UK exploring a digital pound
The U.K. is set to consult on launching a central bank digital currency (CBDC) in the coming weeks as part of its effort to regulate the crypto industry.
A digital pound could be launched in the U.K. as part of the country’s effort to introduce better regulation to the crypto industry. Jeremy Hunt, the Chancellor of the Exchequer, announced that the government will begin exploring a central bank digital currency in the coming weeks.
Hunt said that the U.K.’s financial regulatory framework “must support innovation and leadership” in emerging areas of finance, which include cryptocurrencies and digital assets.
“To ensure the sector is prepared to embrace and facilitate the adoption of cutting-edge technologies, the government is bringing forward a consultation in the coming weeks to explore the case for a central bank digital currency — a sovereign digital pound — and consult on a potential design.”
Hunt noted that the Bank of England will also release a “Technology Working Paper” with the technical considerations and potential build of the digital pound.
While exploring a digital pound, the government will also work to establish a safe regulatory environment for stablecoins. Hunt said that stablecoins “may be used for payments” and the government needs to ensure it has the necessary powers to bring more crypto assets activities to the country.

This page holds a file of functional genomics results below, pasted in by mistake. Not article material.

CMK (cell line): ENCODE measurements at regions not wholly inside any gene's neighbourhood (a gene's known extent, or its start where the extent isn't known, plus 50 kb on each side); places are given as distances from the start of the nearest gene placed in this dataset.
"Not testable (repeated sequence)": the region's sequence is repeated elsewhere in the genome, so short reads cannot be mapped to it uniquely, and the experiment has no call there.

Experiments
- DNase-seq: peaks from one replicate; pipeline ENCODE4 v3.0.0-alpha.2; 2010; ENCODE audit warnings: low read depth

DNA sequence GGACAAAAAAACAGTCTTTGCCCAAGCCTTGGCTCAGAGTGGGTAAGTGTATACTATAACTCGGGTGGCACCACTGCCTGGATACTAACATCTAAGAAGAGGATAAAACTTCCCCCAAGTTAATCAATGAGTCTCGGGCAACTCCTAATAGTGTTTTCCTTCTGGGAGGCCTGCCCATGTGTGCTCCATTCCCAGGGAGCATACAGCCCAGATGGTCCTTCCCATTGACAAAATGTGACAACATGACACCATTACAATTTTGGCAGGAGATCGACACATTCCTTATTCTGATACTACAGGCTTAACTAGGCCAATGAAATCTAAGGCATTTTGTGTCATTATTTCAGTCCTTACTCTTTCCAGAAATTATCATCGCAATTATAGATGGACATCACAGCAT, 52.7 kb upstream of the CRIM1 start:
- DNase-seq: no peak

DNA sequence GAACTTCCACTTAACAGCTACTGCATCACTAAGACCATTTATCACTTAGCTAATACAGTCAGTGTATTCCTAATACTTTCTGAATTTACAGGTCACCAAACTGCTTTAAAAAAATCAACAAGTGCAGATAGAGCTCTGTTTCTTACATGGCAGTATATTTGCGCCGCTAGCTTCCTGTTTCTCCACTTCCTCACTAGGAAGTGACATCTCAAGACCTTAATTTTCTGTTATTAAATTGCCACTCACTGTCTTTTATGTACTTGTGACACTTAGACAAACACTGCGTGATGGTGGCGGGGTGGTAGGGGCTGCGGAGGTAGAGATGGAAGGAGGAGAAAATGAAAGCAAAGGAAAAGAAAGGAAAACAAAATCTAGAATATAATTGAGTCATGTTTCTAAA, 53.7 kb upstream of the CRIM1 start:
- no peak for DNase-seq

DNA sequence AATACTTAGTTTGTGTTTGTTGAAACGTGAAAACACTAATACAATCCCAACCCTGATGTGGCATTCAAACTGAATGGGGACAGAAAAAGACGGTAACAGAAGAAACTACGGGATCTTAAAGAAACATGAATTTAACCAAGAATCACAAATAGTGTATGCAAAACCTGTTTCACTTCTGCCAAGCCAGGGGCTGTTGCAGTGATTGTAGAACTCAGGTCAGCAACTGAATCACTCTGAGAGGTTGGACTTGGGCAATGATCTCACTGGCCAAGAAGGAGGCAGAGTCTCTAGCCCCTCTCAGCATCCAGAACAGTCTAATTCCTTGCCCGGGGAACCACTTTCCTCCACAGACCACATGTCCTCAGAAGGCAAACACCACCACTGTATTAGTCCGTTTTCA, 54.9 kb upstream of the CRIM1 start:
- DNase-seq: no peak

Furthermore, the government will also expand its Financial Services and Markets Bill, allowing registered investment managers to deal with cryptocurrencies. This will enable various cryptocurrencies to be included in the portfolios of overseas funds managed in the U.K. The change will be implemented by the end of the year, Hunt said in his statement.
The statement further cements the Bank of England’s view of the importance of a central bank digital currency. Many Bank of England officials, led by its Deputy Governor Jon Cunliffe, have been vocal about the need for a digital pound. Proponents of CBDCs argue that a digital pound would provide consumers and businesses with a form of cash backed by the central bank but usable in digital transactions.
The Bank of England argued that the sharp drop in the use of cash has left money in the control of “private companies” that don’t have the “government guarantee carried by banknotes and coins.”
However, there is a strong current of those opposing a CBDC within the U.K. government. The Economic Affairs Committee, a U.K. parliamentary panel, has been arguing against a CBDC saying it could threaten both the government and its citizens.
In a report published in January 2022, the Committee said there was no convincing case for why the U.K. would need a digital pound. And while the report managed to find some advantages to a central bank digital currency, it concluded that it could present significant challenges to financial stability and the protection of privacy.